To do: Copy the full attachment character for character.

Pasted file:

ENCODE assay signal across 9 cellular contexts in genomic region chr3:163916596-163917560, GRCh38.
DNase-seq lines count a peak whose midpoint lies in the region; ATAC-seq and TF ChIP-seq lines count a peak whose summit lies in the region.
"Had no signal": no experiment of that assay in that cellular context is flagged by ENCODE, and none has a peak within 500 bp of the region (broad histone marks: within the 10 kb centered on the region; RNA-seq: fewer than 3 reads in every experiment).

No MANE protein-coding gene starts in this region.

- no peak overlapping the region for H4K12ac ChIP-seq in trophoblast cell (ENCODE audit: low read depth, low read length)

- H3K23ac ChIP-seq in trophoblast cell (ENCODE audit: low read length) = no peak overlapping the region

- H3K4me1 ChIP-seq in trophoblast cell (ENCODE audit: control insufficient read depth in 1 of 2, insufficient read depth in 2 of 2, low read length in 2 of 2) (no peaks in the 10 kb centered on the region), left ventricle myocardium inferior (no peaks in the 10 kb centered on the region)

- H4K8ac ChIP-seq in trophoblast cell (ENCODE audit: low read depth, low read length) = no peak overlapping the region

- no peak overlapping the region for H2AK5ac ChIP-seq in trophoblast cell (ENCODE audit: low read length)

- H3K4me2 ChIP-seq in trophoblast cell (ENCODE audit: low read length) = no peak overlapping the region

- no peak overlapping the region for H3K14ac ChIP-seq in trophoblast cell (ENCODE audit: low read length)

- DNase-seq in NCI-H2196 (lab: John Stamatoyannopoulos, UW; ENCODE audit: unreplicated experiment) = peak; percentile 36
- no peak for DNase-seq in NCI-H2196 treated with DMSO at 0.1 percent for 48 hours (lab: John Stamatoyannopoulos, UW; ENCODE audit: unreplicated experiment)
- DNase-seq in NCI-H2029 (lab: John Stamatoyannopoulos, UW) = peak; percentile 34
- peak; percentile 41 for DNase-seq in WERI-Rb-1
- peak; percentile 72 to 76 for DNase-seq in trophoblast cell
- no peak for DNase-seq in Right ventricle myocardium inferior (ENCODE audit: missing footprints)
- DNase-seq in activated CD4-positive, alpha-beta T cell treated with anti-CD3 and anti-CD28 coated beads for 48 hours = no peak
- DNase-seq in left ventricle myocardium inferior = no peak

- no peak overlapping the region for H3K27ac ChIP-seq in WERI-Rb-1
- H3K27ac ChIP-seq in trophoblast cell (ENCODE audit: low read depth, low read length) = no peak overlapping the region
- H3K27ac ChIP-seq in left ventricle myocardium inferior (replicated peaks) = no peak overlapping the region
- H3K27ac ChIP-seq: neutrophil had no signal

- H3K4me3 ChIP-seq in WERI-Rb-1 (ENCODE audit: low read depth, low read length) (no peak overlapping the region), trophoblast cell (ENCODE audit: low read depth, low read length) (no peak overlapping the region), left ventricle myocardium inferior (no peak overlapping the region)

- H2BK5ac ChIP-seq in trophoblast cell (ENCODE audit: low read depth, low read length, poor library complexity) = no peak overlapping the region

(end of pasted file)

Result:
ENCODE assay signal across 9 cellular contexts in genomic region chr3:163916596-163917560, GRCh38.
DNase-seq lines count a peak whose midpoint lies in the region; ATAC-seq and TF ChIP-seq lines count a peak whose summit lies in the region.
"Had no signal": no experiment of that assay in that cellular context is flagged by ENCODE, and none has a peak within 500 bp of the region (broad histone marks: within the 10 kb centered on the region; RNA-seq: fewer than 3 reads in every experiment).

No MANE protein-coding gene starts in this region.

- no peak overlapping the region for H4K12ac ChIP-seq in trophoblast cell (ENCODE audit: low read depth, low read length)

- H3K23ac ChIP-seq in trophoblast cell (ENCODE audit: low read length) = no peak overlapping the region

- H3K4me1 ChIP-seq in trophoblast cell (ENCODE audit: control insufficient read depth in 1 of 2, insufficient read depth in 2 of 2, low read length in 2 of 2) (no peaks in the 10 kb centered on the region), left ventricle myocardium inferior (no peaks in the 10 kb centered on the region)

- H4K8ac ChIP-seq in trophoblast cell (ENCODE audit: low read depth, low read length) = no peak overlapping the region

- no peak overlapping the region for H2AK5ac ChIP-seq in trophoblast cell (ENCODE audit: low read length)

- H3K4me2 ChIP-seq in trophoblast cell (ENCODE audit: low read length) = no peak overlapping the region

- no peak overlapping the region for H3K14ac ChIP-seq in trophoblast cell (ENCODE audit: low read length)

- DNase-seq in NCI-H2196 (lab: John Stamatoyannopoulos, UW; ENCODE audit: unreplicated experiment) = peak; percentile 36
- no peak for DNase-seq in NCI-H2196 treated with DMSO at 0.1 percent for 48 hours (lab: John Stamatoyannopoulos, UW; ENCODE audit: unreplicated experiment)
- DNase-seq in NCI-H2029 (lab: John Stamatoyannopoulos, UW) = peak; percentile 34
- peak; percentile 41 for DNase-seq in WERI-Rb-1
- peak; percentile 72 to 76 for DNase-seq in trophoblast cell
- no peak for DNase-seq in Right ventricle myocardium inferior (ENCODE audit: missing footprints)
- DNase-seq in activated CD4-positive, alpha-beta T cell treated with anti-CD3 and anti-CD28 coated beads for 48 hours = no peak
- DNase-seq in left ventricle myocardium inferior = no peak

- no peak overlapping the region for H3K27ac ChIP-seq in WERI-Rb-1
- H3K27ac ChIP-seq in trophoblast cell (ENCODE audit: low read depth, low read length) = no peak overlapping the region
- H3K27ac ChIP-seq in left ventricle myocardium inferior (replicated peaks) = no peak overlapping the region
- H3K27ac ChIP-seq: neutrophil had no signal

- H3K4me3 ChIP-seq in WERI-Rb-1 (ENCODE audit: low read depth, low read length) (no peak overlapping the region), trophoblast cell (ENCODE audit: low read depth, low read length) (no peak overlapping the region), left ventricle myocardium inferior (no peak overlapping the region)

- H2BK5ac ChIP-seq in trophoblast cell (ENCODE audit: low read depth, low read length, poor library complexity) = no peak overlapping the region